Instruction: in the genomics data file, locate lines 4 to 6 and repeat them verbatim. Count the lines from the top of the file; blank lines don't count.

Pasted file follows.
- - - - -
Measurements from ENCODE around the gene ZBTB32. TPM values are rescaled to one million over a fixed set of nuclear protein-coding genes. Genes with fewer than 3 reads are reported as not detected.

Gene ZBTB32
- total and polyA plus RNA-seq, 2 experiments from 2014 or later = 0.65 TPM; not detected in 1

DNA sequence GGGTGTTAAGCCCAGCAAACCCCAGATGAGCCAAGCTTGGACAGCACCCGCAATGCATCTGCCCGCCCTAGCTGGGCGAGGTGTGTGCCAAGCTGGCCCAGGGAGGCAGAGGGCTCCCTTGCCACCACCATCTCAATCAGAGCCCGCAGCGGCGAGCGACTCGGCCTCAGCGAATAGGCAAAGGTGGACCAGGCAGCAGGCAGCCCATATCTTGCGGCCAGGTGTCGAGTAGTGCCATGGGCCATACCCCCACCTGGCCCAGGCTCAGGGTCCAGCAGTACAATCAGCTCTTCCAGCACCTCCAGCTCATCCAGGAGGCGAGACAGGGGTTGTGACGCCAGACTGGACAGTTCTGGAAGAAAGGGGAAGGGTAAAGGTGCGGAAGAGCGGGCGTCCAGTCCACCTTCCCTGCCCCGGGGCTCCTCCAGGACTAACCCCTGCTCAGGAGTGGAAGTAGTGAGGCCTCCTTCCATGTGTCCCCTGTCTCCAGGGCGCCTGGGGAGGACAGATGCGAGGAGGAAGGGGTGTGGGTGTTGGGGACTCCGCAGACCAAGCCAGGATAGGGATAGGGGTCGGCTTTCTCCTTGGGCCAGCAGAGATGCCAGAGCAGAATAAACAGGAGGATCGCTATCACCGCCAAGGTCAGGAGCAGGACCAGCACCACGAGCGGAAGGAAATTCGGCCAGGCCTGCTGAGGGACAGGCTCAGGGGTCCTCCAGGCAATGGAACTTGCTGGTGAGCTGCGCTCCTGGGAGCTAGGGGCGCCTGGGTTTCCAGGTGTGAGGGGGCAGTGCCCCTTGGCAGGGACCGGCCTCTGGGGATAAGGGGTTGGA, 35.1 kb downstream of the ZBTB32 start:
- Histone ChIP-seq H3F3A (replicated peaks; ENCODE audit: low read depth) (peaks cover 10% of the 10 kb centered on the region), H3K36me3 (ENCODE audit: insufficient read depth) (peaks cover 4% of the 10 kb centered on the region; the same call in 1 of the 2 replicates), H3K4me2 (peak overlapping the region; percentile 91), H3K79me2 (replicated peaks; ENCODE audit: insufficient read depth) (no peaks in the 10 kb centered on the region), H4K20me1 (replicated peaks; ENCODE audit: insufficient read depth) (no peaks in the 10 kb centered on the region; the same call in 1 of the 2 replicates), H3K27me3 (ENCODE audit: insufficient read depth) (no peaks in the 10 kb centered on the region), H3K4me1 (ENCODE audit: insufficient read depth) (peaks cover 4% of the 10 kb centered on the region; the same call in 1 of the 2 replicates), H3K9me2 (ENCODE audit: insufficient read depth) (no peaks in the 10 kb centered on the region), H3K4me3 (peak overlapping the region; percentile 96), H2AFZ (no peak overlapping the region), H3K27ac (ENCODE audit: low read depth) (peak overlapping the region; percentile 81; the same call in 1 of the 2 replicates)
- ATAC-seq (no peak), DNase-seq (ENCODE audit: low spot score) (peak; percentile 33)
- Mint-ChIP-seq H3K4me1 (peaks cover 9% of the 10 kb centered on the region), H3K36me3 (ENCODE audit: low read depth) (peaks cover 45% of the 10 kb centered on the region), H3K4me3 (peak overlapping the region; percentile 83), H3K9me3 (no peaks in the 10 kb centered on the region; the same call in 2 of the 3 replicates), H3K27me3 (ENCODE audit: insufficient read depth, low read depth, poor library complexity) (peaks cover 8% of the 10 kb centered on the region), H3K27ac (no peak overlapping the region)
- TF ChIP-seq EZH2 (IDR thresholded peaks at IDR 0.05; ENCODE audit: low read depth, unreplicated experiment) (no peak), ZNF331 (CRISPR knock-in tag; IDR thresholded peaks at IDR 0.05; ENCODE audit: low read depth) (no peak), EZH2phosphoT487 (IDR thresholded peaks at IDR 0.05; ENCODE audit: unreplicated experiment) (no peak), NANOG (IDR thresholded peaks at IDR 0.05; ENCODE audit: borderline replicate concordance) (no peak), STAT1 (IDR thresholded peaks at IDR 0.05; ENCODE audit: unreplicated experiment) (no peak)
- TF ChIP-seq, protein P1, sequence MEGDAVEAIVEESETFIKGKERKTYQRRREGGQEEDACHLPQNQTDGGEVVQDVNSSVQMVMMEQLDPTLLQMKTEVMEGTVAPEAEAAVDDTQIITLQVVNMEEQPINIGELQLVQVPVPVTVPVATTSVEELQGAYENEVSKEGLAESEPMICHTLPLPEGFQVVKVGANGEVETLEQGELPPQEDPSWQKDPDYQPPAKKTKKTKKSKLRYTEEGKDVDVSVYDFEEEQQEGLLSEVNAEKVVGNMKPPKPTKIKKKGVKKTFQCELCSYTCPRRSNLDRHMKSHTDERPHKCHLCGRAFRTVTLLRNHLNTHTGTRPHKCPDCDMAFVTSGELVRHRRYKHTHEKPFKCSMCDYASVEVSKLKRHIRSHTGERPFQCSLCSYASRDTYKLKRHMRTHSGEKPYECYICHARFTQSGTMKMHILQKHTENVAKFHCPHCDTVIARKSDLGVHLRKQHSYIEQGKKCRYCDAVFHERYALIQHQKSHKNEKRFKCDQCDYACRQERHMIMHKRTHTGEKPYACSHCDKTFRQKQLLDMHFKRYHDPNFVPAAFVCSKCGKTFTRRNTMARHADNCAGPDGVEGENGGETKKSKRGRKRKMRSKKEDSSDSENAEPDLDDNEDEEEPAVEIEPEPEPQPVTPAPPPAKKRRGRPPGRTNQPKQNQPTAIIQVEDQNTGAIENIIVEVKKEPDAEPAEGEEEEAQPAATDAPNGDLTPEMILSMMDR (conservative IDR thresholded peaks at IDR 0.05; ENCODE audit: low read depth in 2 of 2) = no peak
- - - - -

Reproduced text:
DNA sequence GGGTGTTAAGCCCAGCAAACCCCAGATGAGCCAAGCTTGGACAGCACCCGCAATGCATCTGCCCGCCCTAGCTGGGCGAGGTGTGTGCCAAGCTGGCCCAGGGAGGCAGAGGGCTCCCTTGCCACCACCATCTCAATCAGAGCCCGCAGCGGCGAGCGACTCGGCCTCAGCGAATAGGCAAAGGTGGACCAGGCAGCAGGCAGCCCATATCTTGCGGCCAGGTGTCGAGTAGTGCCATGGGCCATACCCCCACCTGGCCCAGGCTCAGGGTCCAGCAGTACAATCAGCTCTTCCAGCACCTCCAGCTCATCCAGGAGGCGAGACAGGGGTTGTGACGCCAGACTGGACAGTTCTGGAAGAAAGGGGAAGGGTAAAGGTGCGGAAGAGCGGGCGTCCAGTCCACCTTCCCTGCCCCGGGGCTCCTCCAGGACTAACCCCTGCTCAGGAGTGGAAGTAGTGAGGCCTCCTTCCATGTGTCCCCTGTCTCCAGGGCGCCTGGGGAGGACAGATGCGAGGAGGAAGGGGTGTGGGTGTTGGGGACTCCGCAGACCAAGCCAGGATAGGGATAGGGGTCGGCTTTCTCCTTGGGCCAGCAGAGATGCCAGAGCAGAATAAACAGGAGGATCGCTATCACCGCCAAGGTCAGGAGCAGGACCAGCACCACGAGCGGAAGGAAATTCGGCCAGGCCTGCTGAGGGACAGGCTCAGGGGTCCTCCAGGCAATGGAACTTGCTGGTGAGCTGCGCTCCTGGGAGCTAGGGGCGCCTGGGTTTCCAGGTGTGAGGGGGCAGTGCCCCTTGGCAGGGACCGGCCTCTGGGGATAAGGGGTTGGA, 35.1 kb downstream of the ZBTB32 start:
- Histone ChIP-seq H3F3A (replicated peaks; ENCODE audit: low read depth) (peaks cover 10% of the 10 kb centered on the region), H3K36me3 (ENCODE audit: insufficient read depth) (peaks cover 4% of the 10 kb centered on the region; the same call in 1 of the 2 replicates), H3K4me2 (peak overlapping the region; percentile 91), H3K79me2 (replicated peaks; ENCODE audit: insufficient read depth) (no peaks in the 10 kb centered on the region), H4K20me1 (replicated peaks; ENCODE audit: insufficient read depth) (no peaks in the 10 kb centered on the region; the same call in 1 of the 2 replicates), H3K27me3 (ENCODE audit: insufficient read depth) (no peaks in the 10 kb centered on the region), H3K4me1 (ENCODE audit: insufficient read depth) (peaks cover 4% of the 10 kb centered on the region; the same call in 1 of the 2 replicates), H3K9me2 (ENCODE audit: insufficient read depth) (no peaks in the 10 kb centered on the region), H3K4me3 (peak overlapping the region; percentile 96), H2AFZ (no peak overlapping the region), H3K27ac (ENCODE audit: low read depth) (peak overlapping the region; percentile 81; the same call in 1 of the 2 replicates)
- ATAC-seq (no peak), DNase-seq (ENCODE audit: low spot score) (peak; percentile 33)